Community

This seeks to determine the reasonable and realisable needs and demands for space that exists within an area and to associate these demands with the known existence of vacant or under-used space and the potential for creating new space. This is intended to provide a sound rational for development decisions that follow.   It would cover: community aspirations, employment and business space demands, housing demand, education and health provision proposals.

Creating or maintaining buildings or spaces that are unused or substantially underused is wasteful. Yet in many urban areas there exists a vast resource of such space that is either poorly located, poorly purposed or simply undervalued and ignored. The community either does not or cannot envisage a use for these spaces.

Experience tells us that communities sometimes need guidance to unearth the potential of underused spaces, or else to recognise the futility of preserving spaces that do not contribute to the life and vitality of their area. This part of the Context Appraisal seeks to do two things:

  • To determine what reasonable and realisable demands for space exist.
  • To associate these demands with known vacant or underused spaces and/or the potential for creating new space.

Some aspects of this work are straightforward – for example, undertaking an audit of housing demand by tenure and type; or establishing the capital investment plans of organisations (such as a local health provider or Education Authority) with space needs that can be met within a particular locality.

Other information, such as the demands for specific types of workspace and determining how much of this could or should be provided within the local area, will require more intricate analysis that should be performed in association with the local planning authority.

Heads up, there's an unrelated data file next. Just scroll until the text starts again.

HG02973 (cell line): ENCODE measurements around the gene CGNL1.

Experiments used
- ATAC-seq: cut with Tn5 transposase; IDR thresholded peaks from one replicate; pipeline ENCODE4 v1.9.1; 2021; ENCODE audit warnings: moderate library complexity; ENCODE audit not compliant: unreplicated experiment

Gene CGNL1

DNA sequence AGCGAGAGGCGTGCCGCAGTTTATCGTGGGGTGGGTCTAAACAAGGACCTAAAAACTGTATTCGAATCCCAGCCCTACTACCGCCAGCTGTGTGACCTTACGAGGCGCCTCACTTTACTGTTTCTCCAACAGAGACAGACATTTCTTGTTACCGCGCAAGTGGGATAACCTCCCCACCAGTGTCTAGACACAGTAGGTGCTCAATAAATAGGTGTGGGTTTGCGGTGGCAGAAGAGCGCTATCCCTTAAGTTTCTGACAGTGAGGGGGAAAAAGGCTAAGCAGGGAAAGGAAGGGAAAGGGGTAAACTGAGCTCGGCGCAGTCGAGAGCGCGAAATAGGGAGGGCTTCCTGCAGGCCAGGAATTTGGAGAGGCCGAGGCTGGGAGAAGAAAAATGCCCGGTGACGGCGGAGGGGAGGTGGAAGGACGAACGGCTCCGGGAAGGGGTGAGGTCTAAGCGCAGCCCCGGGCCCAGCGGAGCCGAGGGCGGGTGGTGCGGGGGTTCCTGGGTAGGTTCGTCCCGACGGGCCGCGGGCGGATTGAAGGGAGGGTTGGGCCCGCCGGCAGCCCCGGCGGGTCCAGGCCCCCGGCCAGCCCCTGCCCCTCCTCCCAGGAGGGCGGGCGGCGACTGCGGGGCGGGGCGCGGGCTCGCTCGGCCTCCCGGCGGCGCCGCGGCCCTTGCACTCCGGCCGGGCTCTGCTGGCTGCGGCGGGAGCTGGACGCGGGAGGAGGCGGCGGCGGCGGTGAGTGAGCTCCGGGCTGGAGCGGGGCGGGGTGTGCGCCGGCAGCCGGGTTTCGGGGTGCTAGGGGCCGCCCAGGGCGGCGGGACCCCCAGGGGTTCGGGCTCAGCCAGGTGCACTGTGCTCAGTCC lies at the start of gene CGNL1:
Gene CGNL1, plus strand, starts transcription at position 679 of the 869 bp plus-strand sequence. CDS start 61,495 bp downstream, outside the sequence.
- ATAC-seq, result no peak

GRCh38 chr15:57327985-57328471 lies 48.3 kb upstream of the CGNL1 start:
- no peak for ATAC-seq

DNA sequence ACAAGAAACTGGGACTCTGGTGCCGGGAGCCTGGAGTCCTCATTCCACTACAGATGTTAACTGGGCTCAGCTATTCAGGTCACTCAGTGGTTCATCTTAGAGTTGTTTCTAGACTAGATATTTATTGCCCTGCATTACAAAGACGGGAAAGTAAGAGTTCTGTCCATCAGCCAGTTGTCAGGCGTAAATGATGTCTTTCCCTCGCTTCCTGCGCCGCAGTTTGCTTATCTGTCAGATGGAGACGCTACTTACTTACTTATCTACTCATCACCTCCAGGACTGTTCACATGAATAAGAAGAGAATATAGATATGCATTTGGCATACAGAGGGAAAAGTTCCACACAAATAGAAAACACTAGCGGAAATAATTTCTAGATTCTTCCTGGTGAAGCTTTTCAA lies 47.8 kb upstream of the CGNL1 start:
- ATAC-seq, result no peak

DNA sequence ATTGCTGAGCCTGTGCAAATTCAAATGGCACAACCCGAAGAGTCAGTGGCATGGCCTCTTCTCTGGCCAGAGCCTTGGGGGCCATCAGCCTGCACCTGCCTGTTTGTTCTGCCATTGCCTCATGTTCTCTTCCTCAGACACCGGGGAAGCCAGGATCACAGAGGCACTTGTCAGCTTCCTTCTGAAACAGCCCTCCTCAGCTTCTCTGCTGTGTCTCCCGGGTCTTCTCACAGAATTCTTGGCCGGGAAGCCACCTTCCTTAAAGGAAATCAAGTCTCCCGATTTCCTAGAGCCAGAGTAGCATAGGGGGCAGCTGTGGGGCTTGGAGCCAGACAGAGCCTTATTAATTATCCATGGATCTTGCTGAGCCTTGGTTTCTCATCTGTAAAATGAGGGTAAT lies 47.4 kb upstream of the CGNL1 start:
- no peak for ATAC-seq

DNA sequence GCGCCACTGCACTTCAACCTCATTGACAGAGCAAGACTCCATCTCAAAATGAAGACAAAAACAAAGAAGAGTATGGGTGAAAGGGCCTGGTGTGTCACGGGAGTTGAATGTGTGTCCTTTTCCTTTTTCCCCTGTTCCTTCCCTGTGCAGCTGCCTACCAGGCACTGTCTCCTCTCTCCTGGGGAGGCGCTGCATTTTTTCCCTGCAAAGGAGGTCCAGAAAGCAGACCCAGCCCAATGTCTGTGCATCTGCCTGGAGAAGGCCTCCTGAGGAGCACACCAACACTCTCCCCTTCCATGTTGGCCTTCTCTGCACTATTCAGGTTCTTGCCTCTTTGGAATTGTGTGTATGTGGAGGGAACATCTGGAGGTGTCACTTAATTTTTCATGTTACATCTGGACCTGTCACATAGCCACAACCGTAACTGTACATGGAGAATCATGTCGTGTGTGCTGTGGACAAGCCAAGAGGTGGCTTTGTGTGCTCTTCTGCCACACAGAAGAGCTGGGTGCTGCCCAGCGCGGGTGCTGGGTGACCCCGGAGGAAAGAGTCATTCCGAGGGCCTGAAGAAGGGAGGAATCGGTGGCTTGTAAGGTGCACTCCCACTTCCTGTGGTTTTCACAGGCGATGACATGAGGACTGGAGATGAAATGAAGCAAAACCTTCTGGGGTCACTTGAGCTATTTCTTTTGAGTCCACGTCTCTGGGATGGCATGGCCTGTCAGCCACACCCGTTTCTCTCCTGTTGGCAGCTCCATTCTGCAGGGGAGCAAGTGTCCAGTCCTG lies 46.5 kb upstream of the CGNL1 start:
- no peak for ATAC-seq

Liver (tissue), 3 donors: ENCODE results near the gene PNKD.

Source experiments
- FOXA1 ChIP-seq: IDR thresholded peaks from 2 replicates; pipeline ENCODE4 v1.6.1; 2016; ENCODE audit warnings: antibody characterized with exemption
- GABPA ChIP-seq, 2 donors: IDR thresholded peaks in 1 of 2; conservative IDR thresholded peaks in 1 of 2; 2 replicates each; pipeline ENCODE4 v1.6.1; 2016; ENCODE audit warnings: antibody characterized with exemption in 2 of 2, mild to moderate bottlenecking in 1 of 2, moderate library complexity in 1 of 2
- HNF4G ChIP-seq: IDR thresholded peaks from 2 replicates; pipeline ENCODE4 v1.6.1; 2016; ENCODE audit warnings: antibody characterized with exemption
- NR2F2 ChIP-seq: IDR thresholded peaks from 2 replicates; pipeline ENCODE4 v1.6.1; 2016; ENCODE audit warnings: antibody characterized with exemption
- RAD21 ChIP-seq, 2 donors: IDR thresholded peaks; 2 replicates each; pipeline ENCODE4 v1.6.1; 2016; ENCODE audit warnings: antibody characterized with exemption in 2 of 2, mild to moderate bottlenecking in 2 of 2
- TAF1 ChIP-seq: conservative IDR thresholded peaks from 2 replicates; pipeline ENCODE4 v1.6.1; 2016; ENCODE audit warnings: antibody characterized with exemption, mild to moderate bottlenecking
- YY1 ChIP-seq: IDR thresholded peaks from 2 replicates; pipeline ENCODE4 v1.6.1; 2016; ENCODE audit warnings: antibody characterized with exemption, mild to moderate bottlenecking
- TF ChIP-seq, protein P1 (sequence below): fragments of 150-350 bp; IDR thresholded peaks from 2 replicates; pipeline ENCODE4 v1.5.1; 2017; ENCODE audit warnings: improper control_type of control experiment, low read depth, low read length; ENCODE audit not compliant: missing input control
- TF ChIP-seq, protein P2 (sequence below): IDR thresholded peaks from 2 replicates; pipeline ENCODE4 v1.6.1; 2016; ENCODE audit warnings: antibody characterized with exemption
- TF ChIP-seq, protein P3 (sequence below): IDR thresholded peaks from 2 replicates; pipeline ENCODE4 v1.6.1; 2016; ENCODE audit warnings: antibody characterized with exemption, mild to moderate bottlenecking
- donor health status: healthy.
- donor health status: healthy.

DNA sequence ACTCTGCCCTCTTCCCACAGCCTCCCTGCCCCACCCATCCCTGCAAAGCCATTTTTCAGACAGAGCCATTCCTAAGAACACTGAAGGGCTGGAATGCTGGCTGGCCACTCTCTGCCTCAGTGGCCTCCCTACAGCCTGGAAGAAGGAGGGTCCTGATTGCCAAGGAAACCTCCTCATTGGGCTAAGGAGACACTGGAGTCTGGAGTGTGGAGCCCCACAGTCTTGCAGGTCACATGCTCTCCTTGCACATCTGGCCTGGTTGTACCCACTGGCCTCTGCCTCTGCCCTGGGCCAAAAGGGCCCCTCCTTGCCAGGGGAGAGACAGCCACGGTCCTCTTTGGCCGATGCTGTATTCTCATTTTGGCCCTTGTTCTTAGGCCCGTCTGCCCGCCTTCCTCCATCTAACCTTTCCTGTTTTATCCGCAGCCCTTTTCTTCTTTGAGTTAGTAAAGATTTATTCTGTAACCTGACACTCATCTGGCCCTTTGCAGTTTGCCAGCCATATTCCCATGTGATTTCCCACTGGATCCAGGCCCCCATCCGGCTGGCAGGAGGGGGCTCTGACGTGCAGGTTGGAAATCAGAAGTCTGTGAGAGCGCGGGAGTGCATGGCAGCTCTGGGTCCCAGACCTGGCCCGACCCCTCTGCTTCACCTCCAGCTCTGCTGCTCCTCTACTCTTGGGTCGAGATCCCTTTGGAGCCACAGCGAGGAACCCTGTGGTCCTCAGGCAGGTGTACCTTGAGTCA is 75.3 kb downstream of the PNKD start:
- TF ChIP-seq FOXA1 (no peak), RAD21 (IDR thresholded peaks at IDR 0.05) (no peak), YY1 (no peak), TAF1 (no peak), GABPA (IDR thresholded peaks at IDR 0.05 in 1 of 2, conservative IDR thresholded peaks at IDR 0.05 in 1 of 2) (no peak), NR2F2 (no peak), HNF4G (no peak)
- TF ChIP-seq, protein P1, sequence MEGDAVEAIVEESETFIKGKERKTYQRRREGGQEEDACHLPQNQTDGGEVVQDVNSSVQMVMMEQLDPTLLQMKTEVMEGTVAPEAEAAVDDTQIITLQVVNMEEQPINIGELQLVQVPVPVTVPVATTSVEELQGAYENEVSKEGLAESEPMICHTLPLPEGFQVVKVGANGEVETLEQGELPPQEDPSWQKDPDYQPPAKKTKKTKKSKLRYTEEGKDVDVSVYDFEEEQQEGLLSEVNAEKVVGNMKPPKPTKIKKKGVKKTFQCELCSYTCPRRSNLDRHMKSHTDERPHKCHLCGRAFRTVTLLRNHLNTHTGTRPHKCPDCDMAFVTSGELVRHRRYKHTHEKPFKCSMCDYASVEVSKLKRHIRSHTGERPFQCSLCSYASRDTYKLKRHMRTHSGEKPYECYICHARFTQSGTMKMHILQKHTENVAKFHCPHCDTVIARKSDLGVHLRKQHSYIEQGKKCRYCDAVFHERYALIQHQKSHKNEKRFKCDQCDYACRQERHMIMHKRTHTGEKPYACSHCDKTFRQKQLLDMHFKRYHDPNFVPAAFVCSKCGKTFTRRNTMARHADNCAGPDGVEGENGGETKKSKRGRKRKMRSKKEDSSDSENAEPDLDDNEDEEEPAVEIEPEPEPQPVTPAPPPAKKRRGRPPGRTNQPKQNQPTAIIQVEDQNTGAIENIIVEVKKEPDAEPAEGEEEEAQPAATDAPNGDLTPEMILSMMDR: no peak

In the interest of creating sustainable communities, such demands should be collated and used to determine how new development or investment can either accommodate this space or serve as a vehicle for its provision (for example, through the use of planning obligation payments).

It is also worth remembering that existing residential and business communities will have ideas and information of their own, and that early collaboration between a developer and the people living and working in the area is always worthwhile. Local residents may be especially interested in ways to improve environmental blackspots, increase the provision of children’s play space or reduce crime and antisocial behaviour. Allowing them to participate in the Context Appraisal enables them to better understand the sometimes competing demands from various interest groups. This can make it easier to achieve an effective consensus on priorities.

Completion of the Context Appraisal allows the design process to begin capturing the intelligence, data and local opinion that will help to shape the character and nature of the development. The completed Context Appraisal can also be used as supporting information for the planning application – and a sound rationale for any decisions that follow.


Page updated: 1/02/2018


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